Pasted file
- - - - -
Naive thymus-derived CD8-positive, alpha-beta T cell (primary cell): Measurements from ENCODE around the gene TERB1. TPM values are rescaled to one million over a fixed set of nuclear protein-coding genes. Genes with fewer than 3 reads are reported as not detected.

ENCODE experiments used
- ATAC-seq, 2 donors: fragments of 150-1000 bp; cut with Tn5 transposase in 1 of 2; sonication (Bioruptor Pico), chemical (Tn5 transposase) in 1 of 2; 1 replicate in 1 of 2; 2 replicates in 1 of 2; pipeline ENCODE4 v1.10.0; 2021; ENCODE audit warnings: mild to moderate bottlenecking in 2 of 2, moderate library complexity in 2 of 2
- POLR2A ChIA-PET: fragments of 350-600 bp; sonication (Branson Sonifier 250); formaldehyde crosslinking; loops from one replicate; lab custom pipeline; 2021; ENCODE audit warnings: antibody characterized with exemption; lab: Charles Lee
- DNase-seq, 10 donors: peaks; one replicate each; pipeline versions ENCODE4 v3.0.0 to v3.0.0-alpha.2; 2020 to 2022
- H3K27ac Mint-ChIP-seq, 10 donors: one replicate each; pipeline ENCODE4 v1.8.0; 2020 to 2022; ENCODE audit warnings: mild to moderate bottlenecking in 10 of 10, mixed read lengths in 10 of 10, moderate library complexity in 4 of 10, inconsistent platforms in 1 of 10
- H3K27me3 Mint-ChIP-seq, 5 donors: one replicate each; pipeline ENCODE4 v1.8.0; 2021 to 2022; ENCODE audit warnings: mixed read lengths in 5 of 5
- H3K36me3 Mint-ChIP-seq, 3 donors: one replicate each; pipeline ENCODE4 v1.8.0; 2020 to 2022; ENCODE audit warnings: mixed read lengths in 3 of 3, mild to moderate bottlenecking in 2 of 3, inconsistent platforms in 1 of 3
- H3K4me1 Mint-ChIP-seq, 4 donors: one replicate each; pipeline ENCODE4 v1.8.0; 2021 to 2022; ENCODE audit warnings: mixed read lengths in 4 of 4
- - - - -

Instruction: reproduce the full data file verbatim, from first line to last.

Naive thymus-derived CD8-positive, alpha-beta T cell (primary cell): Measurements from ENCODE around the gene TERB1. TPM values are rescaled to one million over a fixed set of nuclear protein-coding genes. Genes with fewer than 3 reads are reported as not detected.

ENCODE experiments used
- ATAC-seq, 2 donors: fragments of 150-1000 bp; cut with Tn5 transposase in 1 of 2; sonication (Bioruptor Pico), chemical (Tn5 transposase) in 1 of 2; 1 replicate in 1 of 2; 2 replicates in 1 of 2; pipeline ENCODE4 v1.10.0; 2021; ENCODE audit warnings: mild to moderate bottlenecking in 2 of 2, moderate library complexity in 2 of 2
- POLR2A ChIA-PET: fragments of 350-600 bp; sonication (Branson Sonifier 250); formaldehyde crosslinking; loops from one replicate; lab custom pipeline; 2021; ENCODE audit warnings: antibody characterized with exemption; lab: Charles Lee
- DNase-seq, 10 donors: peaks; one replicate each; pipeline versions ENCODE4 v3.0.0 to v3.0.0-alpha.2; 2020 to 2022
- H3K27ac Mint-ChIP-seq, 10 donors: one replicate each; pipeline ENCODE4 v1.8.0; 2020 to 2022; ENCODE audit warnings: mild to moderate bottlenecking in 10 of 10, mixed read lengths in 10 of 10, moderate library complexity in 4 of 10, inconsistent platforms in 1 of 10
- H3K27me3 Mint-ChIP-seq, 5 donors: one replicate each; pipeline ENCODE4 v1.8.0; 2021 to 2022; ENCODE audit warnings: mixed read lengths in 5 of 5
- H3K36me3 Mint-ChIP-seq, 3 donors: one replicate each; pipeline ENCODE4 v1.8.0; 2020 to 2022; ENCODE audit warnings: mixed read lengths in 3 of 3, mild to moderate bottlenecking in 2 of 3, inconsistent platforms in 1 of 3
- H3K4me1 Mint-ChIP-seq, 4 donors: one replicate each; pipeline ENCODE4 v1.8.0; 2021 to 2022; ENCODE audit warnings: mixed read lengths in 4 of 4